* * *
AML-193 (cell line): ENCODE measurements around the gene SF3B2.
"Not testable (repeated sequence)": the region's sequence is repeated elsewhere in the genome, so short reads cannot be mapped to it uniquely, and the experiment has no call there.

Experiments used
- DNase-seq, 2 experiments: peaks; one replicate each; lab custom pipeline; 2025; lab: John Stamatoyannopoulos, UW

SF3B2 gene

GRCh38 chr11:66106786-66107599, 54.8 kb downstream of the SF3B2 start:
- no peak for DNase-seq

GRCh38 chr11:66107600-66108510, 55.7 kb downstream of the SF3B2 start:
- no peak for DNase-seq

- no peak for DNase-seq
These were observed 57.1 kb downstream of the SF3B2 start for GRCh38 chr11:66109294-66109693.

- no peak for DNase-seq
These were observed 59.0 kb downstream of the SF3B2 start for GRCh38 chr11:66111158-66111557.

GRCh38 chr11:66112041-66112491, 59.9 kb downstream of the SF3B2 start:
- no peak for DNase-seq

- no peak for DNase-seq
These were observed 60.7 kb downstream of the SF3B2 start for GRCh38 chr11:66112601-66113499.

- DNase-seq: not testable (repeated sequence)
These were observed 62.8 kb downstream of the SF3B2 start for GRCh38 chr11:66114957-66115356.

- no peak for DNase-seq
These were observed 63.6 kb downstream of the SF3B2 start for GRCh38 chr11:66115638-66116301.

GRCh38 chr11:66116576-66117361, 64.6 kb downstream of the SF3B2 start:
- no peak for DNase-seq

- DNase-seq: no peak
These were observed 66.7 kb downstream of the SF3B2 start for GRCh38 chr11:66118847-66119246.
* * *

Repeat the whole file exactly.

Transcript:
AML-193 (cell line): ENCODE measurements around the gene SF3B2.
"Not testable (repeated sequence)": the region's sequence is repeated elsewhere in the genome, so short reads cannot be mapped to it uniquely, and the experiment has no call there.

Experiments used
- DNase-seq, 2 experiments: peaks; one replicate each; lab custom pipeline; 2025; lab: John Stamatoyannopoulos, UW

SF3B2 gene

GRCh38 chr11:66106786-66107599, 54.8 kb downstream of the SF3B2 start:
- no peak for DNase-seq

GRCh38 chr11:66107600-66108510, 55.7 kb downstream of the SF3B2 start:
- no peak for DNase-seq

- no peak for DNase-seq
These were observed 57.1 kb downstream of the SF3B2 start for GRCh38 chr11:66109294-66109693.

- no peak for DNase-seq
These were observed 59.0 kb downstream of the SF3B2 start for GRCh38 chr11:66111158-66111557.

GRCh38 chr11:66112041-66112491, 59.9 kb downstream of the SF3B2 start:
- no peak for DNase-seq

- no peak for DNase-seq
These were observed 60.7 kb downstream of the SF3B2 start for GRCh38 chr11:66112601-66113499.

- DNase-seq: not testable (repeated sequence)
These were observed 62.8 kb downstream of the SF3B2 start for GRCh38 chr11:66114957-66115356.

- no peak for DNase-seq
These were observed 63.6 kb downstream of the SF3B2 start for GRCh38 chr11:66115638-66116301.

GRCh38 chr11:66116576-66117361, 64.6 kb downstream of the SF3B2 start:
- no peak for DNase-seq

- DNase-seq: no peak
These were observed 66.7 kb downstream of the SF3B2 start for GRCh38 chr11:66118847-66119246.